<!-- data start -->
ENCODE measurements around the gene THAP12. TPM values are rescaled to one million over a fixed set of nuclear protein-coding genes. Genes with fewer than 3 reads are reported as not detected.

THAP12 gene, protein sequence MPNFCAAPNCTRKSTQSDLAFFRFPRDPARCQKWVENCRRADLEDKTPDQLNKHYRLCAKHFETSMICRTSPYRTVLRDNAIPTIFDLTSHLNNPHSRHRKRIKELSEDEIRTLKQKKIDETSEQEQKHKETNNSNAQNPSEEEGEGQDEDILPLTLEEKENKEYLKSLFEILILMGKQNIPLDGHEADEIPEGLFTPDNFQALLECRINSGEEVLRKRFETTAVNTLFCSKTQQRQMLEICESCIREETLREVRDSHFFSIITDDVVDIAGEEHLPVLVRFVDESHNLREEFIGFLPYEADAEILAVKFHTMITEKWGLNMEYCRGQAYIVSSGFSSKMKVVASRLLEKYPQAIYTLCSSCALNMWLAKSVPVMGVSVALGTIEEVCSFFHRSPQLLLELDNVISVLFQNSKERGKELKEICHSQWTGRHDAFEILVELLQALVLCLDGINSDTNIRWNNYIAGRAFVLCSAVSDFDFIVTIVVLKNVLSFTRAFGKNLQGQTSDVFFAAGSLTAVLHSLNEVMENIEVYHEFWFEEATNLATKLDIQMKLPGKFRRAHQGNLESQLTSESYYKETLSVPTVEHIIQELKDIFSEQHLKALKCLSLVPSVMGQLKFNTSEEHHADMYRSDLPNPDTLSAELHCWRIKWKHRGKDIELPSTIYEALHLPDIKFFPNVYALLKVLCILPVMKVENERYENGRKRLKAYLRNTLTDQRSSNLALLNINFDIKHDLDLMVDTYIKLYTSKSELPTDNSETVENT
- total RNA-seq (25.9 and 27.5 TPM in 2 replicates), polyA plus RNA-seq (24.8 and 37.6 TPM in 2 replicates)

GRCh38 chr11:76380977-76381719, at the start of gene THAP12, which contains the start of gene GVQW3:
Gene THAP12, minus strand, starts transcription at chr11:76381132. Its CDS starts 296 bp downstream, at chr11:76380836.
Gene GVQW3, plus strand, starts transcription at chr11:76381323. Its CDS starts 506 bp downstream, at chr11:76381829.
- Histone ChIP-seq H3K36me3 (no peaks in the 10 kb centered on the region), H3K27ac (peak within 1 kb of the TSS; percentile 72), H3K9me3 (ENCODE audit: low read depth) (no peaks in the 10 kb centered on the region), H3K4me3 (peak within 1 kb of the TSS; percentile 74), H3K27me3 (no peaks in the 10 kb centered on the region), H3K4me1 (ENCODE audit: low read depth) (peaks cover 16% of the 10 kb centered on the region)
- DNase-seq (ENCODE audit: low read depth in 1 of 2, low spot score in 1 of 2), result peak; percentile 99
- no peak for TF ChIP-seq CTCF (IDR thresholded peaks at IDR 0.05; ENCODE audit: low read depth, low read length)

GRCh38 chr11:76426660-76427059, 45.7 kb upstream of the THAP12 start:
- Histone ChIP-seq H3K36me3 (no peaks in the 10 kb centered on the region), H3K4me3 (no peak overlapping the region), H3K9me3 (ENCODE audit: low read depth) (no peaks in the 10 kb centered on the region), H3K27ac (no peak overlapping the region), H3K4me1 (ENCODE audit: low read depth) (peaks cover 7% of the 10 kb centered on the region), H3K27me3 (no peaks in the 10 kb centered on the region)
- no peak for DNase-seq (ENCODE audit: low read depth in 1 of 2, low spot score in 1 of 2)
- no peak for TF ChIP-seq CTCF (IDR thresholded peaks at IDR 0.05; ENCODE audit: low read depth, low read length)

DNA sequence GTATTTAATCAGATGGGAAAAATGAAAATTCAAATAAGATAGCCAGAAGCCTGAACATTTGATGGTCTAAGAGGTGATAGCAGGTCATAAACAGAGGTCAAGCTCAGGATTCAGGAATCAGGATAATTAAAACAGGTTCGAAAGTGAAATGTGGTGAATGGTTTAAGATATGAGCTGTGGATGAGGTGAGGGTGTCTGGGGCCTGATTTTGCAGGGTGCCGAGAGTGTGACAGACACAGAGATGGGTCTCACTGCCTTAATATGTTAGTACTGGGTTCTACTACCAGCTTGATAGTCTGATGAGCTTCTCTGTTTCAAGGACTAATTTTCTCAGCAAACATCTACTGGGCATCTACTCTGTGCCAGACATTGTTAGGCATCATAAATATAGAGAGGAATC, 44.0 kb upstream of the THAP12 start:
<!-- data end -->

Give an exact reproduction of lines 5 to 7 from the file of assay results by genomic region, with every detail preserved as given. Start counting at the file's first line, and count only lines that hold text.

Gene THAP12, minus strand, starts transcription at chr11:76381132. Its CDS starts 296 bp downstream, at chr11:76380836.
Gene GVQW3, plus strand, starts transcription at chr11:76381323. Its CDS starts 506 bp downstream, at chr11:76381829.
- Histone ChIP-seq H3K36me3 (no peaks in the 10 kb centered on the region), H3K27ac (peak within 1 kb of the TSS; percentile 72), H3K9me3 (ENCODE audit: low read depth) (no peaks in the 10 kb centered on the region), H3K4me3 (peak within 1 kb of the TSS; percentile 74), H3K27me3 (no peaks in the 10 kb centered on the region), H3K4me1 (ENCODE audit: low read depth) (peaks cover 16% of the 10 kb centered on the region)